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The Lewis definition of acids and bases is broader and more encompassing than the Bronsted-Lowry

definition because it's not limited to substances that donate or accept just protons. A Lewis acid is a
substance that accepts all electron pair, and a Lewis base is a subs ta nce that donates an electron pair.
The donated electron pair is sha red between the acid and the base in a covalen t bond.

A curved arrow always means that a pair of electrons moves from the atom at the tail of the arrow to
the atom at the head of the arrow.

We can therefore rewrite the equilibrium expression using a new quantity called the acidity constant,
Ka. The acidity constant for any acid HA is simply the equilibrium constant for the acid dissociation
multiplied by the molar concentration of pure water.

The range of Ka values for different acids is enormous, running from about 1015 for the strongest acids
to about 10-60 for the weakest . The common inorganic acids such as H2SO4, HNO3, and HCl have Ka 's in
the range of 102 to 109, while organic acids generally have Ka's in the range of 10-5 to 10-15 . As you gain
more experience, you'll develop a rough feeling for which acids are "strong" and which are "weak"
(always remembering that the terms are relative).

For convenience, acid strengths are normally expressed using pKa values rather than Ka values, where
the pKa is the negative common logarithm of the Ka.

A stronger acid (larger Ka ) has a smaller pKa, and a weaker acid (smaller Ka) has a target pKa . Table 2.3
lists the pKa's of some common acids in order of their strength . A more comprehensive table is given in
Appendix B.

Notice that the pKa value shown in Table 2.3 for water is 15.74, which results from the following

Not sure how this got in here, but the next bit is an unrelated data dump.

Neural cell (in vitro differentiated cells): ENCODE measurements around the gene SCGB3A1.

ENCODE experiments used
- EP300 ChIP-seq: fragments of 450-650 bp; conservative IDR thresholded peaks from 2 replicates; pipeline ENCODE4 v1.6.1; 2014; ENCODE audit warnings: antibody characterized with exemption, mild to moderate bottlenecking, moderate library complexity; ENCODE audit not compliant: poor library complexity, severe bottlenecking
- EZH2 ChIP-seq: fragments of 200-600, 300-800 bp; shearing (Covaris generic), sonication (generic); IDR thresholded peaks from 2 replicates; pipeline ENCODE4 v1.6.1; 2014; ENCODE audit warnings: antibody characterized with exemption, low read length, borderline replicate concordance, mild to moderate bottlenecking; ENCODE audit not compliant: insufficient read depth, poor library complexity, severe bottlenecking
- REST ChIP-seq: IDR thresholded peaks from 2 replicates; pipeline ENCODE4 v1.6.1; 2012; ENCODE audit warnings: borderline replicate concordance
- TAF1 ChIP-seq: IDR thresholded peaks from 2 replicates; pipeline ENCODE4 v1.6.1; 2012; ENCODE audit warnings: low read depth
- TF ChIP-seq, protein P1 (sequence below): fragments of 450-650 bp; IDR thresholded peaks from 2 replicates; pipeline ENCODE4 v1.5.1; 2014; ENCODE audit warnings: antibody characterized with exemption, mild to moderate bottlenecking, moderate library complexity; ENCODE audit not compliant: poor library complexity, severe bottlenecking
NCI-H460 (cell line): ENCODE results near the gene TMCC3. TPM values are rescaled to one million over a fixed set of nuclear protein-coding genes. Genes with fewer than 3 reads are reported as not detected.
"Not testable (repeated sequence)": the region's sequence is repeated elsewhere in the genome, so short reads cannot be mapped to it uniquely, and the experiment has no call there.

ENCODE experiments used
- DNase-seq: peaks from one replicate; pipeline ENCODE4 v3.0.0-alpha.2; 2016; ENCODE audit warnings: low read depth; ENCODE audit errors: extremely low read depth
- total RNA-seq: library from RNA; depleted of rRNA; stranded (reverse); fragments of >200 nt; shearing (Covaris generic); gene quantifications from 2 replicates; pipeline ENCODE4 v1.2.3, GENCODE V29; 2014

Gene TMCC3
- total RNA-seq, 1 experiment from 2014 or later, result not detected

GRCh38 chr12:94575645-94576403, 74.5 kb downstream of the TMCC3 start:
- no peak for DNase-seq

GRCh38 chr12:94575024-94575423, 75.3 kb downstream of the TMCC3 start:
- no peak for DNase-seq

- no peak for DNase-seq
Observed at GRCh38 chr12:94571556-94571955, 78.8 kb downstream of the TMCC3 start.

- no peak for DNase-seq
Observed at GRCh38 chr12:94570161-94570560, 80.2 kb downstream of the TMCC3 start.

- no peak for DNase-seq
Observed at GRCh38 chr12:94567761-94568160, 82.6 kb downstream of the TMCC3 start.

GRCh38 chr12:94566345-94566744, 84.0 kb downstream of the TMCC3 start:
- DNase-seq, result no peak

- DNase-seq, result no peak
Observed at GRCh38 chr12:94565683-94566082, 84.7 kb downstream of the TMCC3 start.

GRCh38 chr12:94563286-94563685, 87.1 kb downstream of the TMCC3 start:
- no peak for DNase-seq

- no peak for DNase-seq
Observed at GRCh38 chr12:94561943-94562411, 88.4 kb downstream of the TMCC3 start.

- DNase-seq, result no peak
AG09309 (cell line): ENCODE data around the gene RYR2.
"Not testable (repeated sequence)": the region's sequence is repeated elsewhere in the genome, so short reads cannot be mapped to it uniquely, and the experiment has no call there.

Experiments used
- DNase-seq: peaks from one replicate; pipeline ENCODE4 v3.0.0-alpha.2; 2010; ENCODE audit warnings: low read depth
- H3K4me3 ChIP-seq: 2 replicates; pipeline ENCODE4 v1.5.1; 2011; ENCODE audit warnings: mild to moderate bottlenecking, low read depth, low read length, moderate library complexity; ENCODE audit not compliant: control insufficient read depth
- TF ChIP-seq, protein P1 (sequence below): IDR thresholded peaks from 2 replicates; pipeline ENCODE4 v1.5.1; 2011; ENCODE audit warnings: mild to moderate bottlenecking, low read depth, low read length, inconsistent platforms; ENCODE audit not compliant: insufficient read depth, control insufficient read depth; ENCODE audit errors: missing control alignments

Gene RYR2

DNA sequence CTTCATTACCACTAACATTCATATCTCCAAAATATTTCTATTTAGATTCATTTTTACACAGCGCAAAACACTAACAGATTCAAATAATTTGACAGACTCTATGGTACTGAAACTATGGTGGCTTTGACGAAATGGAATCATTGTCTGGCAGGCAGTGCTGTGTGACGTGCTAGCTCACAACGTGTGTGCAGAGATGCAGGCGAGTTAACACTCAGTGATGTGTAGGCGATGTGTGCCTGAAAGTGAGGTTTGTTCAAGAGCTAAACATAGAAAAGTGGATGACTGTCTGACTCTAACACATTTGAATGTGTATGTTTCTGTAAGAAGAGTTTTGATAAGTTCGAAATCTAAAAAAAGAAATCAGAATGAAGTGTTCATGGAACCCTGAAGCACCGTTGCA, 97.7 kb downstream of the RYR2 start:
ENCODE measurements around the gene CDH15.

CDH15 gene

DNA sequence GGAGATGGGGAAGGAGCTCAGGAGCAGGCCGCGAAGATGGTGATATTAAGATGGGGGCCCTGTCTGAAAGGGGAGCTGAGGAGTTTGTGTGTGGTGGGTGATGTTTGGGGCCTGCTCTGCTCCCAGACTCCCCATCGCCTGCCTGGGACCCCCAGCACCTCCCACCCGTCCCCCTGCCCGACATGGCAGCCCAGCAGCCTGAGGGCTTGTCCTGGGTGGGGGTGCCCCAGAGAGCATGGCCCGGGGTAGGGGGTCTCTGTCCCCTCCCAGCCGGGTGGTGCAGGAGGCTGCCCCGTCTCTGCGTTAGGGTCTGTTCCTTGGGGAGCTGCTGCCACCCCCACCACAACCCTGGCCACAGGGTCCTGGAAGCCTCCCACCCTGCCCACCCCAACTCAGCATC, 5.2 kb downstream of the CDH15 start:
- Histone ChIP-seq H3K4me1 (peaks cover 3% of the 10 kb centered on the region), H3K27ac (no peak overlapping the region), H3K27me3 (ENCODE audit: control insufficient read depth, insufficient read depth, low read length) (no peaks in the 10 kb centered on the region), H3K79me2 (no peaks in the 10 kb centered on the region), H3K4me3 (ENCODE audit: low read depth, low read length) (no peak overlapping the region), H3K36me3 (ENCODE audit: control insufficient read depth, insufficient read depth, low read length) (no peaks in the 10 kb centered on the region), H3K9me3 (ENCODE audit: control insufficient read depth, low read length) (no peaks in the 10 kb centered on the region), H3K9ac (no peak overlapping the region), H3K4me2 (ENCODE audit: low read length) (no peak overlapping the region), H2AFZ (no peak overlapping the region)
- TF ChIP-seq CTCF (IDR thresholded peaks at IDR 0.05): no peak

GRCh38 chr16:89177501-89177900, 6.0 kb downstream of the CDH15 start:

calculation: the Ka for any acid in water is the equilibrium constant Keq for the acid dissociation
multiplied by 55.4, the molar concentration of pure water. For the acid dissociation of water , we have

The numerator in this expression , [H3O+][OH-], is the so-called ion-product constant for water, Kw =
1.00 X 10-14, and the denominator is [H2O] = 55.4 M at 25oC. Thus, we have

Recall that electronegativity is the measure of an atom's attraction for electrons. The higher the
electronegativity, the greater the attraction. We can extend this idea further and conclude that atoms
with higher electronegativity will be less inclined to share their electrons with a proton. Thus, increasing
electronegativity of the atom that shares an electron pair will decrease basicity. Weaker bases have
stronger conjugate acids, so we conclude that as electronegativity of an atom increases the acidity of
the attached proton also increases.

Electronegativity values can be found in the text. Linus Pauling devised the electronegativity scale that
enjoys almost universal use today. On the Pauling scale, fluorine has the highest electronegativity (4.0)
and cesium has the lowest (0.7). Electronegativity values generally do not need to be memorized, as
study of the electronegativity table reveals a simple trend. As we move further away from fluorine on
the periodic table, electronegativity decreases. The exception to this is the noble gasses, which have
essentially zero electronegativity.